‘Volatility is the only certainty’: UK faces hung parliament

Theresa May’s gamble to trigger a general election ahead of Brexit negotiations has backfired as results in overnight show an unexpected swing to the Labour Party.

Sterling fell 2 per cent initially hitting a two-month low of $1.2693, but has since regained some ground.

The fall in sterling is set to hit the FTSE 250.

“We are a long way from a strong and stable government,” says Embark Group CIO Peter Toogood. “The pound will take the strain initially but a more redistributive and left-leaning government is a distinct possibility, which is unlikely to be particularly supportive for risk assets.”

Eugene Philalithis, portfolio manager of Fidelity Multi Asset Income, says it is now unclear who will conduct Brexit negotiations on behalf of the UK or the aims of any negotiations.

“While the domestically exposed FTSE 250 has performed well over the past year, fresh uncertainty and higher inflation eating into consumer spending are significant headwinds in the months ahead.”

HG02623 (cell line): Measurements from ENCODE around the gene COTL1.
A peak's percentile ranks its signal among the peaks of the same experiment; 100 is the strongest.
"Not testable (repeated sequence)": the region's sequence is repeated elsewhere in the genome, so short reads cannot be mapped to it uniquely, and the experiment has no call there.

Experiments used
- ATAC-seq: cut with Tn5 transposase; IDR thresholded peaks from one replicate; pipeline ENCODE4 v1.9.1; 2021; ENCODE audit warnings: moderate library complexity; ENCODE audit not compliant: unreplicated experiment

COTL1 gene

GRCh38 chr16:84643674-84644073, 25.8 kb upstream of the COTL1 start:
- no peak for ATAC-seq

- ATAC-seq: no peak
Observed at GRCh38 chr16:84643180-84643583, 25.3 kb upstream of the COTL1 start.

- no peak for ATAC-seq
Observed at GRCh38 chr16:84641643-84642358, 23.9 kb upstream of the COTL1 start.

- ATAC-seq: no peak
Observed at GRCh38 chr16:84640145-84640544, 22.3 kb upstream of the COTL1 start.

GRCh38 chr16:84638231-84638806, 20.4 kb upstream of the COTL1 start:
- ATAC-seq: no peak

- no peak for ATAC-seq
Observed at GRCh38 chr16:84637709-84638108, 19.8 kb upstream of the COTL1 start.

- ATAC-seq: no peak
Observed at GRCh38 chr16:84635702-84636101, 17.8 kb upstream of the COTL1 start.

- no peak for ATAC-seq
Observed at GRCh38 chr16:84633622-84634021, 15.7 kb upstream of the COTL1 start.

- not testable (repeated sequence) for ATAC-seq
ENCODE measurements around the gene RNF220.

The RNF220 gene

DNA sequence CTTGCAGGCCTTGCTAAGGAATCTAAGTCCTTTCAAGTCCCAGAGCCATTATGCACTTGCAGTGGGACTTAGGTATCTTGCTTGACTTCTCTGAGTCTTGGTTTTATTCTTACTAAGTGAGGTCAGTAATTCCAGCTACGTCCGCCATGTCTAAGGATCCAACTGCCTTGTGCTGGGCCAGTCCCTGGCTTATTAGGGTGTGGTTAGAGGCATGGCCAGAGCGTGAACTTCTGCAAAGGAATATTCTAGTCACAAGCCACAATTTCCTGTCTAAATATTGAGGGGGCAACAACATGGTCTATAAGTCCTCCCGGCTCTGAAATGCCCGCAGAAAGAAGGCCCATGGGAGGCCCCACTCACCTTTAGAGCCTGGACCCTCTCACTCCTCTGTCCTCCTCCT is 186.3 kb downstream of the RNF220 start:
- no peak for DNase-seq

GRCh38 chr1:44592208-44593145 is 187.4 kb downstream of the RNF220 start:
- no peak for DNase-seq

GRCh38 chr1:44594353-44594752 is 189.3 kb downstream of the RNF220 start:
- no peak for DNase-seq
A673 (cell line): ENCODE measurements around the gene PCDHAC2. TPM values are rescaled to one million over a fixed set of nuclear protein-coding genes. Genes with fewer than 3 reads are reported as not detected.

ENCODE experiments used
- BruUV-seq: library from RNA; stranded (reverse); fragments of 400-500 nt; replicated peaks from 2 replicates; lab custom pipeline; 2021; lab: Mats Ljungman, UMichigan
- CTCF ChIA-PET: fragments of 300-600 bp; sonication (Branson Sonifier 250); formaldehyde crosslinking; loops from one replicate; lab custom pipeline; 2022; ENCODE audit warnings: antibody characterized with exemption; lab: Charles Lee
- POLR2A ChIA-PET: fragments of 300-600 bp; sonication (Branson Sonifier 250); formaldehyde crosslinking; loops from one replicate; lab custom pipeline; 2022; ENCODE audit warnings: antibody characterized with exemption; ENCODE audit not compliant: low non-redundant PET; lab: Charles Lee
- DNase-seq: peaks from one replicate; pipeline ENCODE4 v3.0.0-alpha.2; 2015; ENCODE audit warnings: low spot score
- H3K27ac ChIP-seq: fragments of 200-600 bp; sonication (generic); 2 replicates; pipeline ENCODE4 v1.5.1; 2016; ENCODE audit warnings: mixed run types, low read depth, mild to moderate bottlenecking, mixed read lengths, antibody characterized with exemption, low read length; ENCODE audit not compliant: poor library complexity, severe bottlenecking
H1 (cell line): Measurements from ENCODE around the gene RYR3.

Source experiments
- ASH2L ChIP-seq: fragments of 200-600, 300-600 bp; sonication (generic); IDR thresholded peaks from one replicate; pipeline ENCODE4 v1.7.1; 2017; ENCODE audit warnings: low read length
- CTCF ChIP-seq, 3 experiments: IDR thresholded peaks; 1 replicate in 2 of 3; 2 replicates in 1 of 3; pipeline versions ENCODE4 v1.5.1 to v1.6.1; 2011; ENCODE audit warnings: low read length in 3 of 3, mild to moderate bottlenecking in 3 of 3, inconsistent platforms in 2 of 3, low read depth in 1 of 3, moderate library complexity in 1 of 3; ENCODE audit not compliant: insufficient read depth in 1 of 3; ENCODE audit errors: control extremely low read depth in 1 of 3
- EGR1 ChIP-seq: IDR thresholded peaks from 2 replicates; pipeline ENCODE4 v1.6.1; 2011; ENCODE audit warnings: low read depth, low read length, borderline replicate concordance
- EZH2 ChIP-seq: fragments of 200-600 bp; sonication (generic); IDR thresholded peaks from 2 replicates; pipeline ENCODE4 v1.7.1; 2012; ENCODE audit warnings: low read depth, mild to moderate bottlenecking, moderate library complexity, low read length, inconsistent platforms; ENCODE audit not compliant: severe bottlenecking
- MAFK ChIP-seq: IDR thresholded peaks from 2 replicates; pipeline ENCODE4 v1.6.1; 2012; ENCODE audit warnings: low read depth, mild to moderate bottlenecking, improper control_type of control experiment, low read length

JP Morgan has warned in a research note this morning that the UK may have to request a delay to Brexit negotiations.

In the lead up to the election, the EU reportedly said it would do so if Labour leader Jeremy Corbyn won. Under Labour, Keir Starmer would become Brexit secretary, supported by Emily Thornberry and Barry Gardiner.

Nigel Green, chief executive of deVere Group, says the result will unleash short-term “mayhem” across global financial markets.

“We can expect the pound to fall considerably, gilt prices to rise and UK-orientated stocks to come under further pressure as the UK tries to get a handle on what is happening before it officially starts the Brexit negotiations.”

Green concludes: “Volatility is the only certainty in these uncertain times.  But, of course, volatility can also bring considerable opportunities and investors should avoid knee jerk reactions at this time.”

Paul Flood, multi-asset portfolio manager at Newton Investment Management, says currency weakness may lead to higher UK inflation.

This would be supportive of assets with inflation-linked revenue streams such as renewable energy assets, Flood says.